Its pretty rare that a racing game comes out which is different enough to perk my interest. While Im not the worlds biggest racing fan, I do enjoy the scent of a freshly burned patch of rubber every now and then. Unfortunately, with the overabundance of driving games available on practically any system out there, the genre seems to have become quite over saturated from where Im standing.
Whether it was intentional or not, Rumble Racing reminded me of a digital Matchbox racing game. The selection of cars seems to be pulled right out of a Matchbox toy set; each car looks like an over-sized version of the die-cast metal hotrods I collected as a kid. The stunts and over-the-top tracks all add to the extreme feel, making Rumble Racing a nice break from the likes of Driving Emotion Type-S or Gran Turismo 3: A-spec. Unfortunately, its flaws were too great to be hidden by any feelings of nostalgia I may have had.
According to the ESRB, this game contains: Animated Violence
Like Brad, I have issues with Sega Smash Pack Volume 1. There are some true standouts in Streets Of Rage 2, Shining Force, Sonic The Hedgehog, and Virtua Cop 2 (even without light-gun support); all are shining examples of the Sega at its best in the pre-PlayStation age. The rest, however, are either throwaways like Sega Swirl and Wrestle War or games that do not stand the test of time like Phantasy Star II and Altered Beast. This has always been a sore spot of mine with these compilation releases.
The Sega Smash Pack: Volume 1 is Segas version of the old-time compilation disc trend made popular recently by companies with a rich history of games—such as Namco, Konami and Midway. The disc includes no less than nine certified, triple-A, 16-bit classics out of the Genesis era as well as three other miscellaneous titles to add to the overall value of the purchase. The games listed on the back of the case are practically a "whos who" of the greatest cartridges available for Segas renowned machine.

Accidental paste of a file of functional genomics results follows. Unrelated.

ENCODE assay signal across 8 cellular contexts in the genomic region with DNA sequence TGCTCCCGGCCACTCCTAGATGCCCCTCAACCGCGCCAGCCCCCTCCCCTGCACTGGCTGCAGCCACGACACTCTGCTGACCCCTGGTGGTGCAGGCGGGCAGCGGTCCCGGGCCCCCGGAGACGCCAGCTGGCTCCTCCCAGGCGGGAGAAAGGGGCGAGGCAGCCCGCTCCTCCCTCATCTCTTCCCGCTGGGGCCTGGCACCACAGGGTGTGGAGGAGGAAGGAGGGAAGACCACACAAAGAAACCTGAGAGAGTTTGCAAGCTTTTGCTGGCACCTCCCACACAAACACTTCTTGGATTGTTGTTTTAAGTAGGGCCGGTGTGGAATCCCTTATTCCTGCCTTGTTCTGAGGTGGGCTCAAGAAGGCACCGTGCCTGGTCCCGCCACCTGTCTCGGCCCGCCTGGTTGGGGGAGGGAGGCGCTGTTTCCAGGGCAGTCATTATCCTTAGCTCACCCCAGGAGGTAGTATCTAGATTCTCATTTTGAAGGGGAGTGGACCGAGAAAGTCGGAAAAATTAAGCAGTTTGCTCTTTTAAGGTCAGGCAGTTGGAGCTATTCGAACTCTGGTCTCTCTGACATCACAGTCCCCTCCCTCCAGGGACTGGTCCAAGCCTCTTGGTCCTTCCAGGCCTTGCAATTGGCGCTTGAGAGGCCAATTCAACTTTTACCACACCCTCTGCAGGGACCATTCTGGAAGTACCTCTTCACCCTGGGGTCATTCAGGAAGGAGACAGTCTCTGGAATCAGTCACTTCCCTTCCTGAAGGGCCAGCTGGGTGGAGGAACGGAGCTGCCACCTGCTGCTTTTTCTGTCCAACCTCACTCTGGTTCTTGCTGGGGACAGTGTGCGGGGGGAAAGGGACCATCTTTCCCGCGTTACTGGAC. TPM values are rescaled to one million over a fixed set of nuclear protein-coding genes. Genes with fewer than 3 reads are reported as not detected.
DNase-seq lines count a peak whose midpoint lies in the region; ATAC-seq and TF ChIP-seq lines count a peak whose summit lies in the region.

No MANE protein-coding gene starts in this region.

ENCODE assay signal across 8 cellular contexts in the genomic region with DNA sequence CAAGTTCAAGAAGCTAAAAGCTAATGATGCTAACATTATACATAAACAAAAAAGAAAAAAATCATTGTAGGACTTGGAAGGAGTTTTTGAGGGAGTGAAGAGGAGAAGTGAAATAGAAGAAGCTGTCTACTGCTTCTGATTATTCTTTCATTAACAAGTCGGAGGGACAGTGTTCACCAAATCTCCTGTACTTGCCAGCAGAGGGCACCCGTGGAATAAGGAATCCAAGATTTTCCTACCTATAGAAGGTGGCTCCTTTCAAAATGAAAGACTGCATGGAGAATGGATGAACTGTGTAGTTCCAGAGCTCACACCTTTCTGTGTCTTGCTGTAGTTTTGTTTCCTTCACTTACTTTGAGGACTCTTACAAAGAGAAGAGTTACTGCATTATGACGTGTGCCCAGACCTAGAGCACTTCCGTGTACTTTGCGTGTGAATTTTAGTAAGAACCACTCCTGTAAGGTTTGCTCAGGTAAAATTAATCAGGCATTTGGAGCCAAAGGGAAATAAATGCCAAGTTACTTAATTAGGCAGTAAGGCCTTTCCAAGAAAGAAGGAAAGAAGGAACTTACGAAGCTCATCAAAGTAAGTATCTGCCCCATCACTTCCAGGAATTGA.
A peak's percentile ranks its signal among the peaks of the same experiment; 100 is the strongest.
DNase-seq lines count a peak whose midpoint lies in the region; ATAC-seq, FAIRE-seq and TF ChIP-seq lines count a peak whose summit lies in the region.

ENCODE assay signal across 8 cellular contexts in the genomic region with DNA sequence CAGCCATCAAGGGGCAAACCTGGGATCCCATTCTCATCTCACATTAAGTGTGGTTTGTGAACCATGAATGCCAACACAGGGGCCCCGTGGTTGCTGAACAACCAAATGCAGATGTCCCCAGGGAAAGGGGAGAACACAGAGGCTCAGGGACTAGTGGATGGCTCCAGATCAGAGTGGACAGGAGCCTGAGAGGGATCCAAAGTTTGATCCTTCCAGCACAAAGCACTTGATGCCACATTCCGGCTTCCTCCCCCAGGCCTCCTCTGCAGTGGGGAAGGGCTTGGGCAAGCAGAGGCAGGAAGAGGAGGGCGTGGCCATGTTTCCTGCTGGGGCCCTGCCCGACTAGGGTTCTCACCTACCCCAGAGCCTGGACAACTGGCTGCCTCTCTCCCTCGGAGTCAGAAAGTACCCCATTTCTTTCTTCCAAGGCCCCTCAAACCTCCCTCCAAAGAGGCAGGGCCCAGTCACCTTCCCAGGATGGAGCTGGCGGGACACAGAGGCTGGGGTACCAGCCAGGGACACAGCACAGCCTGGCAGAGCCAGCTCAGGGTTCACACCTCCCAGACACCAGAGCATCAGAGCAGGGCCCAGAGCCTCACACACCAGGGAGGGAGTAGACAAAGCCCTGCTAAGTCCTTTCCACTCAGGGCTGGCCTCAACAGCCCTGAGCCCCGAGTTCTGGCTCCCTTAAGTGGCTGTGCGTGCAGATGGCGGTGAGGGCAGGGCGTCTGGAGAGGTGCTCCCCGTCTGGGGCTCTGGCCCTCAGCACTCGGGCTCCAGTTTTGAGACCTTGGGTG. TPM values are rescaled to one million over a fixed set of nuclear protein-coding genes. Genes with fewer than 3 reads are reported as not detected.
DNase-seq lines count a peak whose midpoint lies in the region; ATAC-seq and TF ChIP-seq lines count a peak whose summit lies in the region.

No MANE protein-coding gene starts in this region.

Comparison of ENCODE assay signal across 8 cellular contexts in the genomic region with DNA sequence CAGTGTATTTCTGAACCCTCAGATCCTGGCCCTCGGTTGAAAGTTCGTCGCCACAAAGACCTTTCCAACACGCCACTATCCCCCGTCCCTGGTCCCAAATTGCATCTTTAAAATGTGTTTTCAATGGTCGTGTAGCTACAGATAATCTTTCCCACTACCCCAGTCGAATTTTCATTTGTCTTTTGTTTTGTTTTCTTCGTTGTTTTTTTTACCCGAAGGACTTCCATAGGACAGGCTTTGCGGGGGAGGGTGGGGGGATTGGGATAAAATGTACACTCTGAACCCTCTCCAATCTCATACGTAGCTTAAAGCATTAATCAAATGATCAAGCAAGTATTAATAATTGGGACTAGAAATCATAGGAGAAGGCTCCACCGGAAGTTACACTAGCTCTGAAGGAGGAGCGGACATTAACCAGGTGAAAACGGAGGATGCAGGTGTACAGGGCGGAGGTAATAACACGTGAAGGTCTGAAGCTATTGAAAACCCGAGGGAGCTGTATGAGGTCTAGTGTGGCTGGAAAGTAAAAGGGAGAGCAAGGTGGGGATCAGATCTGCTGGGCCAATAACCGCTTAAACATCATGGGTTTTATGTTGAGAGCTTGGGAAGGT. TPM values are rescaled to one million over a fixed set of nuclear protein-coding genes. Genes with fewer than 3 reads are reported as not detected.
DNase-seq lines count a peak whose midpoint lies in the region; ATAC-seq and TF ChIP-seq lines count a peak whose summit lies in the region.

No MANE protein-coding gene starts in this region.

I know that neither my playing experience nor playing acumen with side-scrolling shooters can compare with Ben's, but I know a below average shooter when I see one, and RayCrisis: Series Termination is such a game. It does have a few things going for it. I found Taito's gimmick to give players a say in determining the length of each level to be an interesting one and the graphics were quite nice.
A prequel to Galactic Attack in the overall storyline, RayCrisis combines blazing-fast gameplay and great graphics to mark a fitting end to Taito's best shooter franchise. Unlike the generic Darius series, the "Ray" games are inventive in their approach to action.
Originally released two years ago in Japan for the Nintendo 64 under the title, Bakuretsu Muteki Bangaioh, the U.S. Dreamcast release of Bangai-O continues a long and excellent Treasure tradition of fast and furious arcade thrills that began with the Sega Genesis game Gunstar Heroes and culminated with Treasures magnum opus, the Sega Saturn import Radiant Silvergun. Bangai-O reunites Treasure with Silvergun collaborator ESP, and not surprisingly, it marks a triumphant return to hardcore shooting madness.
According to ESRB, this game contains: Animated Violence, Mild Language
After playing a game like Bangai-O, it really puts a spotlight on the fact that there are some very different types of gamers out there. Extremely rare is the disc that can please all (or even most) gamers, and Bangai-O is a perfect example of the type of title which clearly tells you which type of player you are since it strikes me as a "love it or hate it" type of affair.